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Western Australia

Play golf,  take in the coastal vista and share the green with a friendly kangaroo.

The Courses

The Cut

The Cut - #35 in 2014 Golf Digest's Top 100

Opened early in 2005, and designed by James Wilcher, The Cut is just about as exciting as a golf course could ever be. Routed predominantly through dramatically undulating dunes land within a stone's throw of the Indian Ocean, the course takes in wonderful views, is beautifully conditioned, expertly designed, and provides loads of thrilling golf. Boasting a par of 72, and a total course length from the back tees of 6385 metres, The Cut features a lone par 3 and par 5 on the front side, and a pair of each on the back. Eminently playable from the blue tees at 6077 metres and 5209 metres from the women's tees, the course has been constructed with strong and consistent prevailing winds in mind.

James Wilcher has designed a course that maximises the wonderful block on which it lays. The routing forays towards the ocean at its earliest opportunity, ventures back near the middle of the round, and provides a stunning conclusion with the final two holes in close proximity to the ocean. The course has a wealth of wonderful short par 4's and strong, longer 2 shot holes, which bend both left and right. The Cut is a course built on a stunning property, which has been exploited to its full extent, providing shot after shot of challenging, exciting and memorable golf. The course doesn't really boast a poorly designed hole, and features many A-grade holes which are strategically sound, eminently playable, and great fun on sensational land.. Any golfer who takes the game seriously owes themselves a game at this wonderful course.

 Kennedy Bay

The Links at Kennedy Bay - #23 in 2014 Golf Digest's Top 100

If you want to experience the tradition of true links golf there is nowhere better than The Links Kennedy Bay. Acclaimed as one of Western Australia's best golf courses, The Links Kennedy Bay is beautifully undulating and a true links course in the Scottish and Irish traditions. The course is fully irrigated however dry all year round, with its sandy base exceptionally fast running and tight. The gently undulating Windsor Green fairways wind through sand dunes amongst western coastal wattle, grevillea, sedges and lilies. The excellent large Bent greens are all one would expect on a true links - firm, fast and true.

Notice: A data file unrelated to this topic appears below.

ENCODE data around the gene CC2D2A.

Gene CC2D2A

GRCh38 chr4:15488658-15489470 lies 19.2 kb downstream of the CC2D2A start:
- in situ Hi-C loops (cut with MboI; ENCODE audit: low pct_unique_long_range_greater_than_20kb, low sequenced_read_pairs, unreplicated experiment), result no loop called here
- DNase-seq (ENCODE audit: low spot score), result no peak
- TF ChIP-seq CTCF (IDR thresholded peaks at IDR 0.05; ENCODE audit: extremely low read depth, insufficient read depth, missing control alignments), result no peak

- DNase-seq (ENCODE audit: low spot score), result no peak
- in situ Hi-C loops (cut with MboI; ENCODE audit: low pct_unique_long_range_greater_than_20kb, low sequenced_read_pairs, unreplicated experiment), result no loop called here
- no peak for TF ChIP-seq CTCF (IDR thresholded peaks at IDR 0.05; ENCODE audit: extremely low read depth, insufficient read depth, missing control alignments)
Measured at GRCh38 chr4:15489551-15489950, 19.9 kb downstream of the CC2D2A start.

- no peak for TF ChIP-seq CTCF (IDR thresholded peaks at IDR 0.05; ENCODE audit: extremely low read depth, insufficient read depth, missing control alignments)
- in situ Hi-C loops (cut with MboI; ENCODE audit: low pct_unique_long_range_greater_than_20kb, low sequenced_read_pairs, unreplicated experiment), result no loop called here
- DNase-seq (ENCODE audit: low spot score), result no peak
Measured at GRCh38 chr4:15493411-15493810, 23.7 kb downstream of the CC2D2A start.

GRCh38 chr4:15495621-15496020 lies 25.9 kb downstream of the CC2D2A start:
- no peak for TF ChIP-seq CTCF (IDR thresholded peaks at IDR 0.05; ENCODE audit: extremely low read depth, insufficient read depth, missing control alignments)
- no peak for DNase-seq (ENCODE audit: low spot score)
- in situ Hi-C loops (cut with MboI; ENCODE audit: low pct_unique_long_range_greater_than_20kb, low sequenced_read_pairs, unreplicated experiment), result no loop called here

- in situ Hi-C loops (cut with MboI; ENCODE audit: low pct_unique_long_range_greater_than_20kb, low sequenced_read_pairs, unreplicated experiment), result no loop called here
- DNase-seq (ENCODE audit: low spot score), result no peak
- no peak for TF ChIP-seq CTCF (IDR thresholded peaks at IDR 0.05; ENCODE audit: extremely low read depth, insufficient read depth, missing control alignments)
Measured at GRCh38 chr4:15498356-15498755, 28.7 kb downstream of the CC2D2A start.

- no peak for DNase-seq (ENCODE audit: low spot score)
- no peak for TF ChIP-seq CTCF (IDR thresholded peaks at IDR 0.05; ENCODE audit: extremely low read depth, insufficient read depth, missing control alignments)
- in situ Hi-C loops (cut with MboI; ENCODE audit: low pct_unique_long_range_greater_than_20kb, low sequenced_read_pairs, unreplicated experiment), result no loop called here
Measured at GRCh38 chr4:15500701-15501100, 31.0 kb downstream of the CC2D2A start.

Running alongside the vast blue waters of the Indian Ocean, this beautifully manicured course, with its 115 pot style bunkers with revetted faces, is a delight to play from the white tees and nothing short of a challenge both mentally and physically from the black tees. Opened in 2000 and designed by Michael Coate and the late Roger Mackay, in conjunction with 1991 British Open Champion Ian Baker Finch, this par 72 championship links golf course has been described by many as a true test of your golfing skills. Consistently Ranked in the "Top 20 Golf Courses" and "Top 5 Public Access Golf Courses" in Australia, it was recently named in the 2011 Rolex Top 1000 Golf Courses in the World.

 

Joondalup - #17 in 2014 Golf Digest's Top 100

Joondalup has gained worldwide fame for its spectacular and sublimely manicured 27-hole golf course crafted by Robert Trent Jones Jr. He describes it as “Unquestionably one of the world’s finest golfing experiences” and anyone who has taken on his superb creation will be hard pressed to disagree. Built on a hilly site, part of which was a disused limestone quarry, the course is routed past and over rocky ravines, bordered by lush bushland and affording frequent sweeping vistas of the surrounding countryside and suburbs.

The course meanders through a network of majestic quarries, lakes and dunes, providing a picturesque landscape on every hole. The course quality is accompanied by a high level of customer service. Few golf courses anywhere in the world offer the dramatic contrasts, the scenic beauty and the sheer golfing challenge of Joondalup. One minute you are playing an approach shot beneath a 30-metre limestone cliff, the next you are adapting to the fresh ocean breeze on an undulating links style fairway.